Frank Lloyd Wright
With his refreshing and completely innovative approach to architectural design, Frank Lloyd Wright both revolutionized and reinvented the American art scenery. Legendary buildings like the Guggenheim Museum, completed in 1959, and Fallingwater, from 1936, are rightly regarded as architectural classics.
Frank Lloyd Wright's architectural output was considerable. His creative period stretches over a period of seventy years and includes more than one thousand architectural works. A man of many talents, Wright not only excelled as an architect but was also an exceptional writer and inspiring educator.
Frank Lloyd Wright was one of the first American architects to see the importance of inventing a design which incorporated both American identity and culture. Nature was Wright's most important influence and at the root of his organic approach to building design. He exploited the regional materials available to him and perfected the art of creating buildings that worked in harmony with their particularly environment. The Winslow House, Wright's first revolutionary masterpiece, is an example of what would become known as 'organic architecture.'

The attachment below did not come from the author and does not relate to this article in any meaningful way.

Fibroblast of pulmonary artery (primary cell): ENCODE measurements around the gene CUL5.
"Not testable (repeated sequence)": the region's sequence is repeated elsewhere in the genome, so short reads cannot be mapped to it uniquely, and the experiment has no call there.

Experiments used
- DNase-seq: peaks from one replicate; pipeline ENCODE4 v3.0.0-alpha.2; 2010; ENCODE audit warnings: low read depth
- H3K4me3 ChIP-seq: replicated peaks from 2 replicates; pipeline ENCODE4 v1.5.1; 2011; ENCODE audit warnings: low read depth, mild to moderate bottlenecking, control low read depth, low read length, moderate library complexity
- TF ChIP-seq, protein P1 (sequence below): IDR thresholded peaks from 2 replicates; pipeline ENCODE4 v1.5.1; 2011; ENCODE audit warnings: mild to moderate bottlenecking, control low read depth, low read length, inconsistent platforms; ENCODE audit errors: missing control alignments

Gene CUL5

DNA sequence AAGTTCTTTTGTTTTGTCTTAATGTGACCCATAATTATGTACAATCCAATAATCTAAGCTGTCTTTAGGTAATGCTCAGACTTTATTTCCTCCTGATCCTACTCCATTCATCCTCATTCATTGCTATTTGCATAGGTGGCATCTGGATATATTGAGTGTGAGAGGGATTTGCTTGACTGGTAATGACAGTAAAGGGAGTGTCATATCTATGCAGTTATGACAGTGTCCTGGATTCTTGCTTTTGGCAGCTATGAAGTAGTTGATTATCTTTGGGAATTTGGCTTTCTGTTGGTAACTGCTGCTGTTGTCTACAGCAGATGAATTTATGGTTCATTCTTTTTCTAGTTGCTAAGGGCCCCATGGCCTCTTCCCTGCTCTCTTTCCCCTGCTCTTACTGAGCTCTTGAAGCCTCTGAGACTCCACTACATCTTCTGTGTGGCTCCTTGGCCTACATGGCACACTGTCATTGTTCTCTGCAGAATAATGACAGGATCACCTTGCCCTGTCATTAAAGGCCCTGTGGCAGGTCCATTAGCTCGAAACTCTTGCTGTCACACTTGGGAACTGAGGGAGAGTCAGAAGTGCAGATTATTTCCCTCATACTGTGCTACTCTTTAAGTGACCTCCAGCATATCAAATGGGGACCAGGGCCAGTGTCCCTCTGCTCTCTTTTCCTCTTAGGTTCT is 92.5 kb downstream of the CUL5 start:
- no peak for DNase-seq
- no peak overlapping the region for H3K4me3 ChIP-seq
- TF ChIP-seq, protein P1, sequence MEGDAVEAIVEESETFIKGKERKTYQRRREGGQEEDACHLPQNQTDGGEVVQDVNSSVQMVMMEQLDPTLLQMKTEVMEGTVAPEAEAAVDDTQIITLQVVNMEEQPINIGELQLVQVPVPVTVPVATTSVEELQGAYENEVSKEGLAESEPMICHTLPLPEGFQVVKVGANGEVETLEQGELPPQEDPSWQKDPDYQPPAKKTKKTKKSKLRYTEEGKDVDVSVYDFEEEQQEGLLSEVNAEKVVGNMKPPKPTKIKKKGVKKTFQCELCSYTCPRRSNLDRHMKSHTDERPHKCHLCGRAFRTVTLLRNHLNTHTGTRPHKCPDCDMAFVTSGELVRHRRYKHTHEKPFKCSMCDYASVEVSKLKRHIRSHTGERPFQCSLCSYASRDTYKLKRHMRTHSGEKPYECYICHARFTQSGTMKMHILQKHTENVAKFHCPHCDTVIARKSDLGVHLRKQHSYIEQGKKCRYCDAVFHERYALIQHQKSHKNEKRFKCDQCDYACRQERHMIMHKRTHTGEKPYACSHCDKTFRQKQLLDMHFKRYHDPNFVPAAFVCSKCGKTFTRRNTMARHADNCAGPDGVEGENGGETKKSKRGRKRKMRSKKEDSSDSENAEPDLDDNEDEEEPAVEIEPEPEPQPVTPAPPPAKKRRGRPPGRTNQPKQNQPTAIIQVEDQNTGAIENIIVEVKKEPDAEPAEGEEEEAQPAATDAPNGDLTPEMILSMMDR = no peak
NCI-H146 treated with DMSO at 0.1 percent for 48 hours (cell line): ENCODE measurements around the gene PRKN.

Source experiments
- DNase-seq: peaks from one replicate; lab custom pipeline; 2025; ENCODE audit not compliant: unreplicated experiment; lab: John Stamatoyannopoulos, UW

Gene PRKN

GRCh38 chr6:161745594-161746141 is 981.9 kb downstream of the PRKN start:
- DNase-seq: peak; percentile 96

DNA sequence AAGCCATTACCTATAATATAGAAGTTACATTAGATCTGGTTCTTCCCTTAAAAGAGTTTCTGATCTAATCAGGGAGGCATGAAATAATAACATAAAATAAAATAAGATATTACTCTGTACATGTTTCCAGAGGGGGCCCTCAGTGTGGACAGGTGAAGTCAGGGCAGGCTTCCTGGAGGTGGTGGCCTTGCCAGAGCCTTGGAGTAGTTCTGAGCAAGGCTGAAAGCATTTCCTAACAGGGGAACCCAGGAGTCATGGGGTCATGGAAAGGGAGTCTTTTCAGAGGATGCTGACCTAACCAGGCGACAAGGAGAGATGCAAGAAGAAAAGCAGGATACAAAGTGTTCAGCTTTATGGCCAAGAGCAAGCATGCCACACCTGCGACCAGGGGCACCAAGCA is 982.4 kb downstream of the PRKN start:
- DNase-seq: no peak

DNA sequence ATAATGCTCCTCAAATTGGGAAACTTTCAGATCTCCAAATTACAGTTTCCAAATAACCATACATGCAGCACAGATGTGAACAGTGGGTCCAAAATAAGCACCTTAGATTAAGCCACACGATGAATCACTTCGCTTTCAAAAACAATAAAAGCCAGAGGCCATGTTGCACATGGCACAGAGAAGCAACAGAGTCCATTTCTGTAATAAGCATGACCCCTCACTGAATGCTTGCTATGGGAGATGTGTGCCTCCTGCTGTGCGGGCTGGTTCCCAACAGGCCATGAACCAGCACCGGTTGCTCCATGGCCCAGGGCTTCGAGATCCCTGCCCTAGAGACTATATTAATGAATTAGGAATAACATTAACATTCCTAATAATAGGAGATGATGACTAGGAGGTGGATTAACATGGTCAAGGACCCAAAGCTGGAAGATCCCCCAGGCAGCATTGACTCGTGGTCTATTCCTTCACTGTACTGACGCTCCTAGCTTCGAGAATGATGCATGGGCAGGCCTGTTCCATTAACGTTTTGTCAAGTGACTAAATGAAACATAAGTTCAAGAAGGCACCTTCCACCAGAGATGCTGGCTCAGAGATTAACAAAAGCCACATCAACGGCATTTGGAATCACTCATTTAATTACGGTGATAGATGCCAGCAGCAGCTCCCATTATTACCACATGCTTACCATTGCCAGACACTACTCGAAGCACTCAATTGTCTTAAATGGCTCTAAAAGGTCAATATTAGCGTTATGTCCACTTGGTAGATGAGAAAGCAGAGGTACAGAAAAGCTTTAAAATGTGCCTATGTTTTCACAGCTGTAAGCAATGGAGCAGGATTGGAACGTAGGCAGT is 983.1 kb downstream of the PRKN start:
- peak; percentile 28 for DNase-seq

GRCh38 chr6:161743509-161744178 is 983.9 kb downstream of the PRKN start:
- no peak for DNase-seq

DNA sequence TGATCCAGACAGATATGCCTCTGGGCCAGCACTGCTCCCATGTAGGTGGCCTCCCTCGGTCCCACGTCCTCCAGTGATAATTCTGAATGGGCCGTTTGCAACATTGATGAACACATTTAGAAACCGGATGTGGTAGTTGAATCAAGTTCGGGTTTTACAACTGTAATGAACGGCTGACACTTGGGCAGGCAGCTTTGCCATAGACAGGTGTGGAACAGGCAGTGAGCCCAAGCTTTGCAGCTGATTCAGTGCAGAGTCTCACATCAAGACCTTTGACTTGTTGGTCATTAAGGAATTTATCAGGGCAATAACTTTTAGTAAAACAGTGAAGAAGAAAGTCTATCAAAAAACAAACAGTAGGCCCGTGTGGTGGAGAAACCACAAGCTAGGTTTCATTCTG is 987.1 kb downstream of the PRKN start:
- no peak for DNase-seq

Gathered together here all Wright's finest works, covering the most significant periods of his creative output. These include early works such as the Prairie Houses and the Winslow House, mid-period works like the Larkin Building, Unity Temple and Taliesin, and Fallingwater and the Guggenheim Museum from his later period.
Parragon Books Ltd.
Architecture, Frank Lloyd Wright
Knight, Caroline, "Frank Lloyd Wright" (2001). Frank Lloyd Wright Book Collection. 129.